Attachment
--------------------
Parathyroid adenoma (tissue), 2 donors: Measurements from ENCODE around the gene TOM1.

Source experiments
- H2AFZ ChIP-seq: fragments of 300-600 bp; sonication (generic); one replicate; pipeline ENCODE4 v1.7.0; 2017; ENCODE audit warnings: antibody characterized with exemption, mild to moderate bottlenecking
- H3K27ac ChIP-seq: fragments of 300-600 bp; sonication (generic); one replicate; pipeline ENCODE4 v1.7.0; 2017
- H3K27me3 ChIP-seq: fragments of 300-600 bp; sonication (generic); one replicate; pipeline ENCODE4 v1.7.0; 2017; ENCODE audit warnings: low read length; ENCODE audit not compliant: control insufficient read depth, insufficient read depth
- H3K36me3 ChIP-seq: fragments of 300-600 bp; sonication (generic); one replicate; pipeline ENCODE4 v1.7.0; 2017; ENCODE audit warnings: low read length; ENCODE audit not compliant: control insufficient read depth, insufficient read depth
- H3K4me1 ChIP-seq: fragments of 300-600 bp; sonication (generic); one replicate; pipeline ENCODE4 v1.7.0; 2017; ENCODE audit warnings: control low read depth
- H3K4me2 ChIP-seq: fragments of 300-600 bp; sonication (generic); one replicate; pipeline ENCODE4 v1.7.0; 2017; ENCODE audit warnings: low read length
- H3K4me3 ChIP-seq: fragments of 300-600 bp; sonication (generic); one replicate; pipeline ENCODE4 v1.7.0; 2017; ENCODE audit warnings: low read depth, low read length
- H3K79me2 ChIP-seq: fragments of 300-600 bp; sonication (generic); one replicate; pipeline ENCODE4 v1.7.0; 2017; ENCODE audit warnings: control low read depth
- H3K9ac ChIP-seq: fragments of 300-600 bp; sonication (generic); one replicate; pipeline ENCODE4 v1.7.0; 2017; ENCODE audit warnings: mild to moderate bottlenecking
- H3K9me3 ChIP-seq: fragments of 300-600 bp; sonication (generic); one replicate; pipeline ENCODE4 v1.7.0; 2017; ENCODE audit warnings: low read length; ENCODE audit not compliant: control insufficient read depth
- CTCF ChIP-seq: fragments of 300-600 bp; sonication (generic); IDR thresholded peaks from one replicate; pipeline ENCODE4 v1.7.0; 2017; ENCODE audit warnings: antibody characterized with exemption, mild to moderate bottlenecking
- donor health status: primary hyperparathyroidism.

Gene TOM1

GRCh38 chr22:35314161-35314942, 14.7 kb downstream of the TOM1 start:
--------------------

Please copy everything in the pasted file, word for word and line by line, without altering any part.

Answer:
Parathyroid adenoma (tissue), 2 donors: Measurements from ENCODE around the gene TOM1.

Source experiments
- H2AFZ ChIP-seq: fragments of 300-600 bp; sonication (generic); one replicate; pipeline ENCODE4 v1.7.0; 2017; ENCODE audit warnings: antibody characterized with exemption, mild to moderate bottlenecking
- H3K27ac ChIP-seq: fragments of 300-600 bp; sonication (generic); one replicate; pipeline ENCODE4 v1.7.0; 2017
- H3K27me3 ChIP-seq: fragments of 300-600 bp; sonication (generic); one replicate; pipeline ENCODE4 v1.7.0; 2017; ENCODE audit warnings: low read length; ENCODE audit not compliant: control insufficient read depth, insufficient read depth
- H3K36me3 ChIP-seq: fragments of 300-600 bp; sonication (generic); one replicate; pipeline ENCODE4 v1.7.0; 2017; ENCODE audit warnings: low read length; ENCODE audit not compliant: control insufficient read depth, insufficient read depth
- H3K4me1 ChIP-seq: fragments of 300-600 bp; sonication (generic); one replicate; pipeline ENCODE4 v1.7.0; 2017; ENCODE audit warnings: control low read depth
- H3K4me2 ChIP-seq: fragments of 300-600 bp; sonication (generic); one replicate; pipeline ENCODE4 v1.7.0; 2017; ENCODE audit warnings: low read length
- H3K4me3 ChIP-seq: fragments of 300-600 bp; sonication (generic); one replicate; pipeline ENCODE4 v1.7.0; 2017; ENCODE audit warnings: low read depth, low read length
- H3K79me2 ChIP-seq: fragments of 300-600 bp; sonication (generic); one replicate; pipeline ENCODE4 v1.7.0; 2017; ENCODE audit warnings: control low read depth
- H3K9ac ChIP-seq: fragments of 300-600 bp; sonication (generic); one replicate; pipeline ENCODE4 v1.7.0; 2017; ENCODE audit warnings: mild to moderate bottlenecking
- H3K9me3 ChIP-seq: fragments of 300-600 bp; sonication (generic); one replicate; pipeline ENCODE4 v1.7.0; 2017; ENCODE audit warnings: low read length; ENCODE audit not compliant: control insufficient read depth
- CTCF ChIP-seq: fragments of 300-600 bp; sonication (generic); IDR thresholded peaks from one replicate; pipeline ENCODE4 v1.7.0; 2017; ENCODE audit warnings: antibody characterized with exemption, mild to moderate bottlenecking
- donor health status: primary hyperparathyroidism.

Gene TOM1

GRCh38 chr22:35314161-35314942, 14.7 kb downstream of the TOM1 start: